#header-inner img {margin: 0 auto !important; #header-inner {text-align: Center ;} Fiji Coupfourpointfive: Tappoos got more equity in Penina Ltd yet it contributed less of the land to build Tappoocity

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Thursday, September 16, 2010

Tappoos got more equity in Penina Ltd yet it contributed less of the land to build Tappoocity

 We are yet to see the Ernst and Young Report of 2007 titled "FNFP Special Investigation - Internal Report". Now, Coupfourpointfive has been informed the Report has not been made public by Aiyaz Sayed Khaiyum because a section of it is highly critical of the Tappoos, to whom Khaiyum, through his private company Latifa Investments Ltd, had sold his Berry Road property at a grossly obscene price. Our regular contributor, VICTOR LAL, has been examining the Report and has filed Part Four of his investigation.

A number of issues arose in regards to the decision to invest in the Tappoocity Project, as described in the confidential Ernst and Young Report of 2007. 

There appeared to have been a lack of due diligence on the part of Fiji National Provident Fund prior to its decision to invest in the Project, resulting in the following issues: increased construction cost, increased overall Project cost, design changes to the Project and delays to the Project.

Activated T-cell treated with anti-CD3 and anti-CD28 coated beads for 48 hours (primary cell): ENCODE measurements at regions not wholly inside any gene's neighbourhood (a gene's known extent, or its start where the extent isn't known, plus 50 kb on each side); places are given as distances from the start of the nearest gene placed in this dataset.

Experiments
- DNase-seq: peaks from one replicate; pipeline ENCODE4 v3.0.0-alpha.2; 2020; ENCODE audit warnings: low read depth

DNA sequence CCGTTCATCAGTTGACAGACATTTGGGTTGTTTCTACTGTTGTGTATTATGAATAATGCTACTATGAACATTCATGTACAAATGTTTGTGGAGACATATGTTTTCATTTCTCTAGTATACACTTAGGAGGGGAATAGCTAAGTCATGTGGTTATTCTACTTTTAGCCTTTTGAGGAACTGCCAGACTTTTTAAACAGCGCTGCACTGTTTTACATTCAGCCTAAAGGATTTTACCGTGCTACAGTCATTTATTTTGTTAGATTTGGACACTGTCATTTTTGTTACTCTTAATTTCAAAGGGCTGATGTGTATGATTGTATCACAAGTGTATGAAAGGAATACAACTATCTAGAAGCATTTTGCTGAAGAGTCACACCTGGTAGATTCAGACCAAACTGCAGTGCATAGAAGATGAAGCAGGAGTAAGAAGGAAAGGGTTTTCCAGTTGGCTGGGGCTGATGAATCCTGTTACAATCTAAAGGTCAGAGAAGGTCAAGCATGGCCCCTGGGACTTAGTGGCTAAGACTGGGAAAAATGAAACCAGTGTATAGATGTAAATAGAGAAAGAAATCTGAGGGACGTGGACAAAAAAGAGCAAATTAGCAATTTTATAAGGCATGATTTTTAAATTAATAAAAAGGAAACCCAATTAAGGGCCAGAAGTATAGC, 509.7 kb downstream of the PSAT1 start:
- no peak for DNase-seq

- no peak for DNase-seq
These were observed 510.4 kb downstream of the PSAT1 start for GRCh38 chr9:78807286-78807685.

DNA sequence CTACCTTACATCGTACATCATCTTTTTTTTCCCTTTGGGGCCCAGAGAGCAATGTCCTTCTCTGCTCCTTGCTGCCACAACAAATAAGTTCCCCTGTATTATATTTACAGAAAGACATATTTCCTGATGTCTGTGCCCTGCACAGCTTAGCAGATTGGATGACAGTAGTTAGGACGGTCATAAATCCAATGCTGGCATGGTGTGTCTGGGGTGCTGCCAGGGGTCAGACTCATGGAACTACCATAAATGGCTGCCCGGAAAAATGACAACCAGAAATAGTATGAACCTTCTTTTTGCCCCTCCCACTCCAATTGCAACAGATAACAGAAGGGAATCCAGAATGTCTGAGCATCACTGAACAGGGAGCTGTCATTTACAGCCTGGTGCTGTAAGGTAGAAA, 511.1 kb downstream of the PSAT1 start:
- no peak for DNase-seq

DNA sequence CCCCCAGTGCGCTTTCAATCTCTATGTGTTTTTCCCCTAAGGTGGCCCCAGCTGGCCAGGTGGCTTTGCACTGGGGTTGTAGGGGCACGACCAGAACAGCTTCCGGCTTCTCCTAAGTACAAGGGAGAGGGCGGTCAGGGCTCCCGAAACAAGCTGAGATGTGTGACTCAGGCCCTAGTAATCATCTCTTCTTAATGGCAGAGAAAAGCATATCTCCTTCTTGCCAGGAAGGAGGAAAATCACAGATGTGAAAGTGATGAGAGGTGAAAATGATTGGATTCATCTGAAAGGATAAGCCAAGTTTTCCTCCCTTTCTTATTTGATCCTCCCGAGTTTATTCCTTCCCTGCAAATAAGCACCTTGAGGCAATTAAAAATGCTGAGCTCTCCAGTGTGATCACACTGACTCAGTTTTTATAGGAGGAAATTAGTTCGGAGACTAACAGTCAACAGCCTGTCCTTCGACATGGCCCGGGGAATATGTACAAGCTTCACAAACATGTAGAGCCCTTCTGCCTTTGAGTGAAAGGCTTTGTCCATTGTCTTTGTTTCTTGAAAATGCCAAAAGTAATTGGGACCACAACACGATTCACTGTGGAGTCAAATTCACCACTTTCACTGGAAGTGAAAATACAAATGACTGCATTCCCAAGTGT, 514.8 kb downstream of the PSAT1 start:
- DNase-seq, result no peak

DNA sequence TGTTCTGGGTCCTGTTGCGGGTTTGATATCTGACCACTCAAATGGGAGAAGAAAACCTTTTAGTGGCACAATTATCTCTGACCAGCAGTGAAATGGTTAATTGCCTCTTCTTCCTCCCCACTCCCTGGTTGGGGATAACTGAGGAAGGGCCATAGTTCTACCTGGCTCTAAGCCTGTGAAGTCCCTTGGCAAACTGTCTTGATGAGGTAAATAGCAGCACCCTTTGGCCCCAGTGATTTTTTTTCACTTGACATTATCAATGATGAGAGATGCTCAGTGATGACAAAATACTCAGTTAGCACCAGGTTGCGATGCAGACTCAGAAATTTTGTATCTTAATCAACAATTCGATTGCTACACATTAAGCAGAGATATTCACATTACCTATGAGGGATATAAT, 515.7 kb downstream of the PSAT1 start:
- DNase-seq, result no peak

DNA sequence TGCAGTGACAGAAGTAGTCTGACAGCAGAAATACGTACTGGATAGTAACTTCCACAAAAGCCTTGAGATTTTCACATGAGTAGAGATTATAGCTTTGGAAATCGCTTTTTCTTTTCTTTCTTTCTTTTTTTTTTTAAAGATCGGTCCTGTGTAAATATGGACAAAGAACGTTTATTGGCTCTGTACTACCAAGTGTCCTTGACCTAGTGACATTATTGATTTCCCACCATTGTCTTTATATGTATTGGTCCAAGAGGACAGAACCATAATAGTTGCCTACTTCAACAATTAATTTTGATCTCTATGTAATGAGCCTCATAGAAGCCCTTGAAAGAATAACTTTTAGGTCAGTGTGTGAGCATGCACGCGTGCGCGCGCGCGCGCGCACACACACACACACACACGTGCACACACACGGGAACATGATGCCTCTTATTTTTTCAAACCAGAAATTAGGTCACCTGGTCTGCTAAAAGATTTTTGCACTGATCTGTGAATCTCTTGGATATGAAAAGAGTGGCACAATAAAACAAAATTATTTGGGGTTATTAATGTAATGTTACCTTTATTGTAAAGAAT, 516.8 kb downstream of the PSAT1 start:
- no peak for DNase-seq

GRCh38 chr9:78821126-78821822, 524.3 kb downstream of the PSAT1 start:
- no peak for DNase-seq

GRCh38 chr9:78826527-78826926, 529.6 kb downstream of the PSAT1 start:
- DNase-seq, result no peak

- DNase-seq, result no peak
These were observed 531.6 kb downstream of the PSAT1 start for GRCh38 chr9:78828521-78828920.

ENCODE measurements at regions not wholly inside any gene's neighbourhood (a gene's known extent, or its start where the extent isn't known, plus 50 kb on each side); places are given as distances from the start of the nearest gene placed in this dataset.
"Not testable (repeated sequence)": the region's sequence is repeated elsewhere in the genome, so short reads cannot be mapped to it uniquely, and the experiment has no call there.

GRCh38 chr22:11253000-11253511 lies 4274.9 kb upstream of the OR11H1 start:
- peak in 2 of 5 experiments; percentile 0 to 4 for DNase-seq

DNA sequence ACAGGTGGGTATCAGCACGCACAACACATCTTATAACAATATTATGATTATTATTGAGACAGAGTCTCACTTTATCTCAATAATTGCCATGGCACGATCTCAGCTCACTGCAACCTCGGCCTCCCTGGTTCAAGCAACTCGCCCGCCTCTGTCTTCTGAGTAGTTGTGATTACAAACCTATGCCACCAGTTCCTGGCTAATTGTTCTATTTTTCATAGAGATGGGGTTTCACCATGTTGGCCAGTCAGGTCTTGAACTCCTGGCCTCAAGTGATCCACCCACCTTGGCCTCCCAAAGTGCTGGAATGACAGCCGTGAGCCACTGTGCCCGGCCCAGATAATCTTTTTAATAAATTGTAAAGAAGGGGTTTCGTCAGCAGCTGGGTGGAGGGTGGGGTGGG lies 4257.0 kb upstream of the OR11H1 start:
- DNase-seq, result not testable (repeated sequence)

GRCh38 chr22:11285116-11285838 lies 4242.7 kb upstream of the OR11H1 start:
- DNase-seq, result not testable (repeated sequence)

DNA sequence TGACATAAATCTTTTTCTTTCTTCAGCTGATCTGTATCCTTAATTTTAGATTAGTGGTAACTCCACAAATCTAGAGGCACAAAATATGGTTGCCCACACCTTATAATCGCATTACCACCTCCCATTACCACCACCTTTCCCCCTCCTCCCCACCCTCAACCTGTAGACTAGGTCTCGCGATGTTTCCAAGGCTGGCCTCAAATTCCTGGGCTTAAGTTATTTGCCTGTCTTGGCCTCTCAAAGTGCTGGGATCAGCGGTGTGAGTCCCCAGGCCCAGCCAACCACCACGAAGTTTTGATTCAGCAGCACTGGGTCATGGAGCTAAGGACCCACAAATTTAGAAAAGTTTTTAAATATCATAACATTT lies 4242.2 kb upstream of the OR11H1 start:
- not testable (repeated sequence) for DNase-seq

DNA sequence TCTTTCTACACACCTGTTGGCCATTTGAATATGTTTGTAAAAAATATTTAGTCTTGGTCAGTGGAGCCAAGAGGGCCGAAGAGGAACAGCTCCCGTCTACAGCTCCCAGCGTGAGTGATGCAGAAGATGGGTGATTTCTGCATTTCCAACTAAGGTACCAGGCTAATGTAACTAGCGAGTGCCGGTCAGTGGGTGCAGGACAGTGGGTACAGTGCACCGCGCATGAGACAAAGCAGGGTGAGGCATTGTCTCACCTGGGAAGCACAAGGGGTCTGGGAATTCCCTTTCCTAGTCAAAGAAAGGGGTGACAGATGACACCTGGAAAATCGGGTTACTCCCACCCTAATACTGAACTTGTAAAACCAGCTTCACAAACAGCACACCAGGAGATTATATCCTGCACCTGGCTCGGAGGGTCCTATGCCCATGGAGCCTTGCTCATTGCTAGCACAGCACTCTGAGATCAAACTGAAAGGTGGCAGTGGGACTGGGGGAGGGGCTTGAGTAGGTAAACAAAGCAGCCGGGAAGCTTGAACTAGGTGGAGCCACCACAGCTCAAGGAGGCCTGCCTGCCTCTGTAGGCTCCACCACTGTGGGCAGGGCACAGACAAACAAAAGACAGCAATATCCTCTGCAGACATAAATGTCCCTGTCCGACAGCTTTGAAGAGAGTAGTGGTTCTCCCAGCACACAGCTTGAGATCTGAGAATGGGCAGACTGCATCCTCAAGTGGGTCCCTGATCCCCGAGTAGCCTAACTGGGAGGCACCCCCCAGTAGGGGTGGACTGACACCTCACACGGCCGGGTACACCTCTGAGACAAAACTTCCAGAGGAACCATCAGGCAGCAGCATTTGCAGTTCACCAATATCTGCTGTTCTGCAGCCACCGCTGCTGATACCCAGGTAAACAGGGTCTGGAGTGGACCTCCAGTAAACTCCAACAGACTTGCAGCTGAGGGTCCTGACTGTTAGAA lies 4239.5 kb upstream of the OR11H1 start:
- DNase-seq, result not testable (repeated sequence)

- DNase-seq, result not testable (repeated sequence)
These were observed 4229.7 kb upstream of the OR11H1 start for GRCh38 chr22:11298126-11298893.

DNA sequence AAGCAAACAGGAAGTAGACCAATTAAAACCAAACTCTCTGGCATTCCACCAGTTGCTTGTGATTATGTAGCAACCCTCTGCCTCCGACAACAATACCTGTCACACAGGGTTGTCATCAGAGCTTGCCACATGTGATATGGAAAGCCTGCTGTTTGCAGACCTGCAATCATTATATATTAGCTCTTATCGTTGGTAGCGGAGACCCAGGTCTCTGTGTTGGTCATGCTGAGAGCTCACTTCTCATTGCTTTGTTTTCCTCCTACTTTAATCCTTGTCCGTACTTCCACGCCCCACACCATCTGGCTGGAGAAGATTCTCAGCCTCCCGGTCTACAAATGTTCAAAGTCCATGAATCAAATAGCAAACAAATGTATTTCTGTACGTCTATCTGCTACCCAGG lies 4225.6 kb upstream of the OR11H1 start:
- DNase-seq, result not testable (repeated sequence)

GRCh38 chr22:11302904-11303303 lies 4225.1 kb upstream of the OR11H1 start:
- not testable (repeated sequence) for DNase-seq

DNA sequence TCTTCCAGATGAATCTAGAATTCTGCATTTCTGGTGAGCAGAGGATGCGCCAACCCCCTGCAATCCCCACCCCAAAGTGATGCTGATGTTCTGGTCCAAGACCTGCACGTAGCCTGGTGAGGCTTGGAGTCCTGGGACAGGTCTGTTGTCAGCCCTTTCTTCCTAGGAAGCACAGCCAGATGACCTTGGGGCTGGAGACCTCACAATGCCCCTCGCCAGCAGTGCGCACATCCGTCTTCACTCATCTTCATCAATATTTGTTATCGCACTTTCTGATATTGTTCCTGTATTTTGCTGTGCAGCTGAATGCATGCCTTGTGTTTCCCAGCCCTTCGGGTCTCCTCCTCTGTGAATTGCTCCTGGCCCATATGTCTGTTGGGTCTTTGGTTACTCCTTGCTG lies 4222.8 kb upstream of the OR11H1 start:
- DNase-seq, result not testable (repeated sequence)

The construction cost estimated had risen from an initial estimate of $14million to approximately $35million. Given this significant variance, and the fact that the proposed design of the structure had not changed significantly, E & Y questioned how this initial construction forecast was produced, and how much due diligence was conducted by FNFP in this regard.

No documentation on files produced to E & Y indicated that any external engineering or other relevant consultant was engaged for the purpose of providing the initial cost of the Project.

The initial construction cost estimate was significantly altered upon receipt of a Report by the Quality Surveyor for the Project in August 2005. It would appear that this Quality Surveyor’s Report should have been commissioned prior to the decision to invest in the Project, which was made in or around late 2003.

The effect of the increased construction cost was that the project was now expected to cost approximately $44million to complete, a significant increase on the initial estimate of $20miilion, and $30million when the decision was made to invest. Generally, in relation to these cost estimate increases, E & Y emphasised that the Project cost estimates had significantly increased the risk and return profile of the Project for FNPF/FIL. E & Y also noted that in 2007 that the expected completion of the project was approximately two and a half years later than initial estimates.

Valuation of the sites
On 31 March 2003 David Ragg of Property Valuation & Consultancy Services provided a market value of $3,250,000 for the NFPF site. An agreement that the market value of the Tappoos site was $3,250,000 was reached by Carl Mar and Kanti Tappoo on 29 July 2003. 

A ‘kerbside’ valuation of the site for this amount appeared to have been obtained by Tappoos from Property Valuation & Consultancy Services on a date unknown, and in turn was the price Management recommended FNPF should pay for the site (when that was a component of the development plan).